• [0016]
    For ease of discussion, in certain sections, only the first toy article 10 (sometimes referred to simply as the “toy article”) is described herein. It is recognized that the second toy article 10A (or any number of other toy articles) can include one or more components that are functionally and/or structurally substantially similar or identical to one or more components of the first toy article 10. Moreover, as used herein, the first toy article 10 and the second toy article 10A are merely representative of any two toy articles having features of the present invention.
  • [0017]
    The design of the toy articles 10, 10A can be varied. For example, variations between different toy articles 10, 10A can include size, shape, color, markings, images and relative strength. Each toy article 10, 10A can be a different size and/or shape, provided that the size and/or shape of each toy article 10, 10A is such that the toy article 10, 10A can be physically engaged with one or more other toy articles, as explained in greater detail below. Moreover, each toy article 10, 10A can have a distinctive marking. For example, each toy article 10, 10A can have a different letter, number, picture, caricature, or another suitable distinctive marking that identifies the toy article 10, 10A. Moreover, the toy articles 10, 10A can be different colors.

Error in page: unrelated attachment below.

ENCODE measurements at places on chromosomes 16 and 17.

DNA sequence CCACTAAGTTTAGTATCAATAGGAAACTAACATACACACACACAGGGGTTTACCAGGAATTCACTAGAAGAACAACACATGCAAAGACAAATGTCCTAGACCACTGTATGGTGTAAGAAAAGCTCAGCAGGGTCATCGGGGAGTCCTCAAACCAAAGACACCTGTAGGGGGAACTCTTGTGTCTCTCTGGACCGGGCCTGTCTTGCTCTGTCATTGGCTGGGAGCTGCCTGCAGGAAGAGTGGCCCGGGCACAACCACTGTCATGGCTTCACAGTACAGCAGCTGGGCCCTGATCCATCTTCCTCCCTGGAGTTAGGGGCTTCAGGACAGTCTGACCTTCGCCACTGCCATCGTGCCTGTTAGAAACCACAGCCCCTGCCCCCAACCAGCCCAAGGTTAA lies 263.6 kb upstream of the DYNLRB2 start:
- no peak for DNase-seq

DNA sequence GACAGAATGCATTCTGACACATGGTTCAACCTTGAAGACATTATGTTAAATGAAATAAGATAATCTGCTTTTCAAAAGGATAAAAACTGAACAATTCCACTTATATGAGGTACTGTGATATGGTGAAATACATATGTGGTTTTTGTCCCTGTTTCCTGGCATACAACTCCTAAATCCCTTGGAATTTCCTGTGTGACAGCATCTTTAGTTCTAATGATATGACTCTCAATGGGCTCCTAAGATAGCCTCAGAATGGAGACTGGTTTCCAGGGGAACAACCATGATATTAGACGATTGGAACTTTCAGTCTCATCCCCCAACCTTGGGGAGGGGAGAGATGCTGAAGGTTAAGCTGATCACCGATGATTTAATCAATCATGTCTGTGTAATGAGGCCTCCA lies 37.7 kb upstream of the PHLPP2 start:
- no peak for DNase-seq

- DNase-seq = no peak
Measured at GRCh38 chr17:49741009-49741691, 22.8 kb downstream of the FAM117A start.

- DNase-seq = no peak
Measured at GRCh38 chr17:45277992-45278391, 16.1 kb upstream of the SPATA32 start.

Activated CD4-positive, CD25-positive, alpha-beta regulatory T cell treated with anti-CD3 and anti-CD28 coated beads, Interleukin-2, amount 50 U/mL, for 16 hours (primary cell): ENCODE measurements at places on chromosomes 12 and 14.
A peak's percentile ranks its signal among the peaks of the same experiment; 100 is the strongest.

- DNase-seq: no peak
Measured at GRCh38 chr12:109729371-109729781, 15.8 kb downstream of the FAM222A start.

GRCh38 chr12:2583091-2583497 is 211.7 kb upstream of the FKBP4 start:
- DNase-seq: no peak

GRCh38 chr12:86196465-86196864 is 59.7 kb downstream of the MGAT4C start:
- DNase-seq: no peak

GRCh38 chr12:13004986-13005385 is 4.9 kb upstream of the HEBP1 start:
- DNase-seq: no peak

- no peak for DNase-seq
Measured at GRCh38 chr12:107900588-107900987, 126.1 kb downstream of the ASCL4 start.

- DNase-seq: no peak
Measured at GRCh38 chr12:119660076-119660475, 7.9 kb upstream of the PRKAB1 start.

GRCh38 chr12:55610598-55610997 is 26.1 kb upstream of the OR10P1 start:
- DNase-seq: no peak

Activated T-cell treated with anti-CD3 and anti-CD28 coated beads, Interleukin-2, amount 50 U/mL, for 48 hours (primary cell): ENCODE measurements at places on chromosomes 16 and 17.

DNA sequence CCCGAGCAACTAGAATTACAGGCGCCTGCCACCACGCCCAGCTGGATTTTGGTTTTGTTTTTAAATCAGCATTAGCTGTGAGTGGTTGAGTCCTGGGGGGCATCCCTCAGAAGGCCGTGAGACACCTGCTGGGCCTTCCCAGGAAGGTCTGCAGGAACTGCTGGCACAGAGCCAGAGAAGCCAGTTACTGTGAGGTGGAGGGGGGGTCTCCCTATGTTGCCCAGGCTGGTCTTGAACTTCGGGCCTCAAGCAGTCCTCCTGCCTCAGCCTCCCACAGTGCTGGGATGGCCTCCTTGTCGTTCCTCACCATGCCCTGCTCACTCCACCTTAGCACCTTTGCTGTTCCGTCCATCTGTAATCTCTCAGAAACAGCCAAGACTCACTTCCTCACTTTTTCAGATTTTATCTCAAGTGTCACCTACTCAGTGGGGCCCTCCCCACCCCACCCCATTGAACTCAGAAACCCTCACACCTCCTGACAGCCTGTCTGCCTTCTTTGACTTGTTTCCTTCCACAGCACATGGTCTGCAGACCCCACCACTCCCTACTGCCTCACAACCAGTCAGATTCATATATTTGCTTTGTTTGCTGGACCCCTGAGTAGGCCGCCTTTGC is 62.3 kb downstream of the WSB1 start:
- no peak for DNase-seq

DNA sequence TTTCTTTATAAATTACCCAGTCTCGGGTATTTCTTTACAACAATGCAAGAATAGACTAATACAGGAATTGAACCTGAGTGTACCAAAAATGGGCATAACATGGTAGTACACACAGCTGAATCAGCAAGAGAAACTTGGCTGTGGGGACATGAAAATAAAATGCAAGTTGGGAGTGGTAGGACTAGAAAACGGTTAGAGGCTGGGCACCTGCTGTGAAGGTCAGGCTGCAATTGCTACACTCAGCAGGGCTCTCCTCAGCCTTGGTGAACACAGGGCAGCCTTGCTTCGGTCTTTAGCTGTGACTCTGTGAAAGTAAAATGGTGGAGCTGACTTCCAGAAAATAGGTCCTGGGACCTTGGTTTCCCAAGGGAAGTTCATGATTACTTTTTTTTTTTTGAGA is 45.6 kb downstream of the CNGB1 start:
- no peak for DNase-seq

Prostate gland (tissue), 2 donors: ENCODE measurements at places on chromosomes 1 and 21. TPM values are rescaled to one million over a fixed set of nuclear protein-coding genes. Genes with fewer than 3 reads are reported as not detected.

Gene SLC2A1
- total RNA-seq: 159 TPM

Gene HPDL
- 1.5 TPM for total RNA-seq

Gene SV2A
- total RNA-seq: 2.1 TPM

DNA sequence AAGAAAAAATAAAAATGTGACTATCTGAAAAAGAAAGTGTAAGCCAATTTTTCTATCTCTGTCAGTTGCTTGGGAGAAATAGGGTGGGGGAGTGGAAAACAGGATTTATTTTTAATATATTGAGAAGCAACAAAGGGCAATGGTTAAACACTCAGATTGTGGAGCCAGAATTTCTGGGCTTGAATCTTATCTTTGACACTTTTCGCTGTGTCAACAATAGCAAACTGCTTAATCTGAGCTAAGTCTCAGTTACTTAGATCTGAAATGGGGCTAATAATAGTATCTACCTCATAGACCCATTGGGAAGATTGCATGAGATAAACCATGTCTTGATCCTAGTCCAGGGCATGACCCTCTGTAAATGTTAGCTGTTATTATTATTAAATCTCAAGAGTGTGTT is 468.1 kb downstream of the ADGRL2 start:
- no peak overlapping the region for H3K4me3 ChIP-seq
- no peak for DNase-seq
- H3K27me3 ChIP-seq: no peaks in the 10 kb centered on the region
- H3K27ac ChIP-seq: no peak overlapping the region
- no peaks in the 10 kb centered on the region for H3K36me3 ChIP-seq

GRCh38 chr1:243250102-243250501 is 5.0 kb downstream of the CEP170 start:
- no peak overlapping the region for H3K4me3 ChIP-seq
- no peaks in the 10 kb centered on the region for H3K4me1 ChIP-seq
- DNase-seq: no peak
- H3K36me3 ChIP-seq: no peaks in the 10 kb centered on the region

• [0018]
    In one embodiment, one of the toy articles 10, 10A can become permanently deformed during a battle. Alternatively, one of the toy articles 10, 10A can be temporarily deformed during a battle, and can be subsequently restored to its original configuration for use during another battle.
  • [0019]
    As an overview, the toy articles 10, 10A can also have different relative strengths. In one embodiment, the relative strength of one or more of the toy articles 10, 1A, or one or more portions of each toy article 10, 10A can vary. The relative strength of each toy article 10, 10A can be determined by the materials used to form the toy article 10, 10A, thereby giving at least a portion of the toy article 10, 10A a characteristic rigidity. Alternatively, the relative strength of each toy article 10, 10A can be determined by the size, thickness and/or shape of one or more portions of the toy article 10, 10A. For example, each toy article 10, 10A can have specific regions that are thickened, have the same thickness, or are less thick relative to one or more of the other toy article 10A, 10. Still alternatively, the relative strength of each toy article 10, 10A can be established using a combination of rigidity of materials and altering the size, thickness and/or shape of one or more portions of the toy article 10, 10A. Further, other suitable methods of varying the relative strength of each toy article 10, 10A can be used.